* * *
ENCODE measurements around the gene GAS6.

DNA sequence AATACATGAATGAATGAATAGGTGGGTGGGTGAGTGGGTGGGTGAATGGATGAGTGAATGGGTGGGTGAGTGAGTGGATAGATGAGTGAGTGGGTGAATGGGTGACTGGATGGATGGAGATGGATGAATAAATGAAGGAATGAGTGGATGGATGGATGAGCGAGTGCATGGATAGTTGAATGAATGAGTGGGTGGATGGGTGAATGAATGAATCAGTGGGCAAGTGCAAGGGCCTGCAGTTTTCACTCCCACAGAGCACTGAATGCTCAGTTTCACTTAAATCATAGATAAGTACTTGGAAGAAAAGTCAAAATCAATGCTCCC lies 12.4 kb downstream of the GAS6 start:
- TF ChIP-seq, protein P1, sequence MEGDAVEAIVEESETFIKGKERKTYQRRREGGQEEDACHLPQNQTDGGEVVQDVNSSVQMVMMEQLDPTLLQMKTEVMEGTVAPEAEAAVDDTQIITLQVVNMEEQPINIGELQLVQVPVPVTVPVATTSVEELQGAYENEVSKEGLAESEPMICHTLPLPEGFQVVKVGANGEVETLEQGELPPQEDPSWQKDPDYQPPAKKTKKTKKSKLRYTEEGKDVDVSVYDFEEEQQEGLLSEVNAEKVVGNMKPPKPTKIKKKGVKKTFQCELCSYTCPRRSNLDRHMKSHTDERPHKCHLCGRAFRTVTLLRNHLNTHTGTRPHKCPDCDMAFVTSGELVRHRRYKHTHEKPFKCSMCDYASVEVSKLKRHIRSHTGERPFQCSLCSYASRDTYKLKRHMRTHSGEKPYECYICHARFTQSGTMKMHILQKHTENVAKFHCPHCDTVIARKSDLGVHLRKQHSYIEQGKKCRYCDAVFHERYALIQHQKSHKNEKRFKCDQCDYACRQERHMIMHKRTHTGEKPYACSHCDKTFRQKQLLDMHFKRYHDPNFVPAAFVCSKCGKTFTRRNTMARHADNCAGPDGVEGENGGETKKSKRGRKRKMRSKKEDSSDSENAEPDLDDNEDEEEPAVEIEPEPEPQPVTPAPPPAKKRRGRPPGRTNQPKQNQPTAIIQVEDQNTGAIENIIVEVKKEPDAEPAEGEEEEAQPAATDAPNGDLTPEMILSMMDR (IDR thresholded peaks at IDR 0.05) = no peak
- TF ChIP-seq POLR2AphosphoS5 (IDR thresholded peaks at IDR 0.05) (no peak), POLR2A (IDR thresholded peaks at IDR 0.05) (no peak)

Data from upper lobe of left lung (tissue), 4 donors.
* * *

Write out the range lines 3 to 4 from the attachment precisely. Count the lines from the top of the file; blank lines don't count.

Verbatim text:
- TF ChIP-seq, protein P1, sequence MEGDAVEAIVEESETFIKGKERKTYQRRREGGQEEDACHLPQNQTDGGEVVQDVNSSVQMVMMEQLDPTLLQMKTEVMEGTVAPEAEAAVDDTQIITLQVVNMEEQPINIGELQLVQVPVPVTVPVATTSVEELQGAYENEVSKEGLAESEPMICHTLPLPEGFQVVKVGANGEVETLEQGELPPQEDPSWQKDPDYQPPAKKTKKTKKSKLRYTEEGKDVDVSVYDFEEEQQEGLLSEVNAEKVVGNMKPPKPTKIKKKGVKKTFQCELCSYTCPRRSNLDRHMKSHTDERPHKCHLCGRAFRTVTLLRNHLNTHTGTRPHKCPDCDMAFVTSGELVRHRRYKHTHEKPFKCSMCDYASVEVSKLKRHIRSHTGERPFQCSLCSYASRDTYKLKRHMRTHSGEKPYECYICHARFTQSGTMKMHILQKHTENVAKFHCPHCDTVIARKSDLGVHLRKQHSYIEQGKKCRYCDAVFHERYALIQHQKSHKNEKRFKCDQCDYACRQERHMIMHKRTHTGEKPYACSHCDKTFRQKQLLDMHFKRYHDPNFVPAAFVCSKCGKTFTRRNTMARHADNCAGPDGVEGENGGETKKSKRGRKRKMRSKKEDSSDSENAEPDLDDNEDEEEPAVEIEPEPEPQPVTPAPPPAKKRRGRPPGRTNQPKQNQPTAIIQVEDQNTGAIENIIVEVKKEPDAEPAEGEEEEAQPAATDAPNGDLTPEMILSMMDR (IDR thresholded peaks at IDR 0.05) = no peak
- TF ChIP-seq POLR2AphosphoS5 (IDR thresholded peaks at IDR 0.05) (no peak), POLR2A (IDR thresholded peaks at IDR 0.05) (no peak)